Okay, so this blog, back in the days of old, used to talk about EVE a lot. Now, I don’t play EVE – I haven’t for well over a year. I stopped playing because I lost all faith in the company that runs it, CCP Games hf. At one point I was choosing an education and career path that would set me up nicely to apply for a job at CCP, which should give you an idea of how big a change it was from huge advocate of EVE to what’s known in the community as a bittervet – a bitter veteran. That a term exists for this type of player says a lot. Continue reading The real problems behind CCP’s botched forum launch
We use a program called Myriad for all our broadcast automation, asset management and general playout purposes. It’s made by a company called P Squared, who are a very able and friendly bunch of people and who make ultimately a fairly decent product.
However, as with anything these days, a single app isn’t sufficient no matter how good the app is. The expectation to end users is that everything should play together nicely and you should be able to get data from A into B with a minimum of fuss. And as a developer, you clearly want to enable this- it means your app has more happy users, and if your app is commercial that translates to more cash. If you make a really, really good API then you can end up with a veritable ecosystem around your app; other companies pouring money into development, all supporting your business. So APIs are good for business.
But more importantly APIs are good for consumers. If you’re listening on your DAB radio or (in our case soon, with any luck) an RDS equipped FM radio, you want some metadata. Who are the presenters you’re listening to? What’s this song? Listening online? Then you want the song title. This is all pretty basic stuff we’ve come to expect thanks to media players on computers. If you’re a big company like the BBC you just adjust your tools and systems to support the APIs you need, or specify them in your requirements to outside vendors and get them to add support. But what about the little guys?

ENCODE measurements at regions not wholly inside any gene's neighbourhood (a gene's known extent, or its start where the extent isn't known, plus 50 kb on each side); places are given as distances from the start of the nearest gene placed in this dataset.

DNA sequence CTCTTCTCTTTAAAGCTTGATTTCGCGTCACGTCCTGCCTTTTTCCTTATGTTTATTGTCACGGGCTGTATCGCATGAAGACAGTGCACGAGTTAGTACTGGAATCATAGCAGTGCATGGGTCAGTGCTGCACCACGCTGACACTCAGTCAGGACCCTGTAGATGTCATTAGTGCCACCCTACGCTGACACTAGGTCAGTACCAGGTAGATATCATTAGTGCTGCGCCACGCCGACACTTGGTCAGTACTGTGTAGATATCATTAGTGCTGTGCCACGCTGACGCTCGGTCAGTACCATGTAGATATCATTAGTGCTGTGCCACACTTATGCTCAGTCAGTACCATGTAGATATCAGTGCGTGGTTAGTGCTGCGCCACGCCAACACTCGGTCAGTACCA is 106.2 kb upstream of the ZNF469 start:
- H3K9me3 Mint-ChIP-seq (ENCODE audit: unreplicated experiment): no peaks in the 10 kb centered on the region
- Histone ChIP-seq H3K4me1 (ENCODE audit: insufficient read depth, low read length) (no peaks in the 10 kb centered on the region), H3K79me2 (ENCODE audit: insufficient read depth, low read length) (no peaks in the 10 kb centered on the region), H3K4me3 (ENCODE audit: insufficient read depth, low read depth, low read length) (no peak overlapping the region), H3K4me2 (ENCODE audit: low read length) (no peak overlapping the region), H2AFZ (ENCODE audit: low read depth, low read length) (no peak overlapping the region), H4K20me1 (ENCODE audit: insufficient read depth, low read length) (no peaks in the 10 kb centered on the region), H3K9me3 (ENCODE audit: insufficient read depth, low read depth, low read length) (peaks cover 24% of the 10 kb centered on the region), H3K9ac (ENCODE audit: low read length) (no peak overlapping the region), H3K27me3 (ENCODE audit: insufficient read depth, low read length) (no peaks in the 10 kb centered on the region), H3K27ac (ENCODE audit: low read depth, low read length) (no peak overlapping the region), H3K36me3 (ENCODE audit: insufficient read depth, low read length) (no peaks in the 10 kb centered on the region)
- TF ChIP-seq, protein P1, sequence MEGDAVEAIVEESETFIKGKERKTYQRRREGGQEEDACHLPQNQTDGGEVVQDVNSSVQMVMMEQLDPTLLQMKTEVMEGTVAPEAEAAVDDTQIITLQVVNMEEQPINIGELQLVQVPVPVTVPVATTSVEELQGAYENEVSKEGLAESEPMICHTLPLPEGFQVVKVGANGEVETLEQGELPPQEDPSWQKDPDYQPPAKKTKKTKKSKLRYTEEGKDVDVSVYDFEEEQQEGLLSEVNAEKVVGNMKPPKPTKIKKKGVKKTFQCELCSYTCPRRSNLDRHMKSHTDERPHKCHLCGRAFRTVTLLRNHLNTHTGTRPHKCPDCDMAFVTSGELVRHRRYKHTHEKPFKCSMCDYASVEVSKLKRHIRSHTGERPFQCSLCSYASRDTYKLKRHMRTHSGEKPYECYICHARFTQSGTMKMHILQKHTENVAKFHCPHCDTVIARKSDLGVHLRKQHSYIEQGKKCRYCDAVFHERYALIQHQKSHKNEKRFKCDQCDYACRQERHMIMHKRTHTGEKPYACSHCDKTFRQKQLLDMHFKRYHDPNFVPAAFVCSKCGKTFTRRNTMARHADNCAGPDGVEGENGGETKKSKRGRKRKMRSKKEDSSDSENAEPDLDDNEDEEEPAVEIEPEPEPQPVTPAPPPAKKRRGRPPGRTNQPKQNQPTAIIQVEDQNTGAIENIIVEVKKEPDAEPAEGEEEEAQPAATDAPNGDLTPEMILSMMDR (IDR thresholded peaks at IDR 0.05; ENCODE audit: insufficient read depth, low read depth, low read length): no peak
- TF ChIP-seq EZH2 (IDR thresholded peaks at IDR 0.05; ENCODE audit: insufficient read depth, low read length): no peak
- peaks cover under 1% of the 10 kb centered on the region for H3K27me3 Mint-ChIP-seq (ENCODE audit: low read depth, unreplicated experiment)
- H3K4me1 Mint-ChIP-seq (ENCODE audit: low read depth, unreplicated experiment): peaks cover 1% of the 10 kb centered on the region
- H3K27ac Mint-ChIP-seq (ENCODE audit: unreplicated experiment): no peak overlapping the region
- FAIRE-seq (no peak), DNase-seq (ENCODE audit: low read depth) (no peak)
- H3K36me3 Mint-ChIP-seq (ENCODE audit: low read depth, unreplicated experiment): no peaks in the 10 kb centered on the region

P Squared have made a good step in the right direction as of their last major release of Myriad; they added a TCP/IP interface that lets you query Myriad for some basic variables. Through a fairly bodged-together little set of scripts we can get data out of Myriad like what song is playing now, and what’s coming up. But it’s still awkward.
So I whipped up a little Sinatra webapp that does the appropriate little dance to act as a gateway to that awkward TCP/IP gateway from the land of HTTP. Everything speaks HTTP, or can be prodded to speak HTTP quite easily. It’s far and away the best tool for interacting between applications, since it’s well understood and simple to understand. Now I can have a script poke Myriad and our website’s API, combine the two, and suddenly all our metadata can be updated: “There Will Be Cake with James Harrison: Around The World (Radio Edit) – Daft Punk”. And while there’s absolutely no need to tell people the name of that particular song, we’re still adding a lot of value by providing more interactivity to our listeners through updated content. And hell, it’s just more professional. Click through for the scripts. Continue reading The importance of APIs in broadcast
Well, it’s been a while. I’ve been busy with things in this nasty place called reality which has been kicking my ass as a result with all sorts of fun ailments. Recently though I was forced to pay a bit more attention to EVE and specifically EVE Metrics.
A couple of months back we worked with E-ON to put an advert in the magazine as well as running a login screen advert, and this has now run. So for a few days anyone logging into EVE will have been greeted with this fine advert created by Zapatero at MMM Publishing.
Of course, this suddenly meant more people going to and using the site. Fortunately one of the primary concerns when myself and Makurid put EM2 and later EM3 together was scalability. Whereas EM1 would’ve fallen over and died, EM3 has soldiered on like a champ. The only intervention we’ve had to perform was to fix the API processor, which was hanging regularly and causing problems as a result. That’s fixed, and we’re now stable and responsive. So, of course, we now have some numbers! These are the statistics for the most recent 30 days as of this post.